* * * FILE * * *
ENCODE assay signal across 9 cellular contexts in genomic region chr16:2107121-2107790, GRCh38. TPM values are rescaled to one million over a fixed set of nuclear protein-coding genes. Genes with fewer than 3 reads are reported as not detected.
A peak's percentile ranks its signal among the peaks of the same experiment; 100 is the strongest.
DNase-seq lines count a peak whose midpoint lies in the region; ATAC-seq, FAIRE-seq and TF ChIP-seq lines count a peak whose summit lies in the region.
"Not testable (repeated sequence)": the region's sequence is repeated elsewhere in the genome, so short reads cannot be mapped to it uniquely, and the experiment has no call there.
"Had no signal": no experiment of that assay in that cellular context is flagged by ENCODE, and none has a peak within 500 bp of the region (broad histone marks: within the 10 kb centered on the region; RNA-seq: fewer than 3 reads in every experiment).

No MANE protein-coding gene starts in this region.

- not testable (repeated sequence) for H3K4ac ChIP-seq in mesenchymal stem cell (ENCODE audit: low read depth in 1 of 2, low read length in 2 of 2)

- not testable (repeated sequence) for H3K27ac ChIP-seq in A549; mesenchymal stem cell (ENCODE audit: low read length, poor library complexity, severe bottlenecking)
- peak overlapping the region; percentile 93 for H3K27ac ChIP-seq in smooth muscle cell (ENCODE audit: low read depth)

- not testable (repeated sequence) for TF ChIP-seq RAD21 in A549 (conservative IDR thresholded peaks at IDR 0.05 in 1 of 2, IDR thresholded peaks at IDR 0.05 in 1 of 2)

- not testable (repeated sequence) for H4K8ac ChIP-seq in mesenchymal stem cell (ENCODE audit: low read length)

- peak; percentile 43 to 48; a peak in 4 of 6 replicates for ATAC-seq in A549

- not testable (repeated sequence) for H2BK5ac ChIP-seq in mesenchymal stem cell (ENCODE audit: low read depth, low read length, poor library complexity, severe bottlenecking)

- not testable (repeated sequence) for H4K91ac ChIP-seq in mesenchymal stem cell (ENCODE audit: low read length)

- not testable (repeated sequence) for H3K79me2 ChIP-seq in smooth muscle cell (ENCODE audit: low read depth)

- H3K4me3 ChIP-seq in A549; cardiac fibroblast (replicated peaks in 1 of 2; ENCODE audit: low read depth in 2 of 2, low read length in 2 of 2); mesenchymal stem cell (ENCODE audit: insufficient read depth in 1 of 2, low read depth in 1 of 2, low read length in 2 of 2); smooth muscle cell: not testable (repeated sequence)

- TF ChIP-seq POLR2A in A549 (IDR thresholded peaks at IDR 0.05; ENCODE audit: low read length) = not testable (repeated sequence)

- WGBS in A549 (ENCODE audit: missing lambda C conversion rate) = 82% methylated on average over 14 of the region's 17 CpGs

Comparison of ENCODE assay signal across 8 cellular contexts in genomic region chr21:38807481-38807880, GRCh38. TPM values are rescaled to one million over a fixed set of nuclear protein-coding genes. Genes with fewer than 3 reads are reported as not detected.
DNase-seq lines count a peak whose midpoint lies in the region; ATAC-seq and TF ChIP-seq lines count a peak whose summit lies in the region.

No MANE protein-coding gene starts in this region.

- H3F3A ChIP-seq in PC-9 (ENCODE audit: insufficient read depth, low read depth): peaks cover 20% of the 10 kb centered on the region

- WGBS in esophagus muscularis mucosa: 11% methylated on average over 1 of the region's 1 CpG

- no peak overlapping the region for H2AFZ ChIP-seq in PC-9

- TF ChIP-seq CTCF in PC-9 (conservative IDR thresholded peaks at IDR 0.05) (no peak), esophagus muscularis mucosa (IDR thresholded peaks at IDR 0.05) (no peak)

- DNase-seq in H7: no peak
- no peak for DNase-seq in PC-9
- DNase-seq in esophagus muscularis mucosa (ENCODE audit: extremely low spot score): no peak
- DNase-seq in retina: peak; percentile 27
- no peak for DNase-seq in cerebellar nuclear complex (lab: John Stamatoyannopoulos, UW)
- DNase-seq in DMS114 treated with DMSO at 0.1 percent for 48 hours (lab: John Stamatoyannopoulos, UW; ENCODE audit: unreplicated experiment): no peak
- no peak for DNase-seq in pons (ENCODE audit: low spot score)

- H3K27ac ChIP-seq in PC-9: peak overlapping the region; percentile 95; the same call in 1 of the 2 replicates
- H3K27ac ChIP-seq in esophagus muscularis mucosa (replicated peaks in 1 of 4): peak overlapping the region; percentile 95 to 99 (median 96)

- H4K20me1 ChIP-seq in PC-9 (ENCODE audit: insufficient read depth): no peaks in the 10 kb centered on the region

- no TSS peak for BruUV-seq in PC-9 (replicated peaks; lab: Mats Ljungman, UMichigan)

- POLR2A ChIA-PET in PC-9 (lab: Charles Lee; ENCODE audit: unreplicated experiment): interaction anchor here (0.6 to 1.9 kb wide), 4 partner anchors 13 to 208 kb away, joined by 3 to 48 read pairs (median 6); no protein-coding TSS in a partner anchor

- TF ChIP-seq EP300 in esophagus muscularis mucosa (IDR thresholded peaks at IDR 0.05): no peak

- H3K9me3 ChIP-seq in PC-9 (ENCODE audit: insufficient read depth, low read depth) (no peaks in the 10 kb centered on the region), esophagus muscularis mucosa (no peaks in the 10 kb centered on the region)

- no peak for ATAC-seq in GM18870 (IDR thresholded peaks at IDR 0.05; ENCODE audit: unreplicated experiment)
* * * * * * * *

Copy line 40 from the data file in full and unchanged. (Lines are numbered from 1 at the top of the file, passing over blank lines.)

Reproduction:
- no peak for ATAC-seq in GM18870 (IDR thresholded peaks at IDR 0.05; ENCODE audit: unreplicated experiment)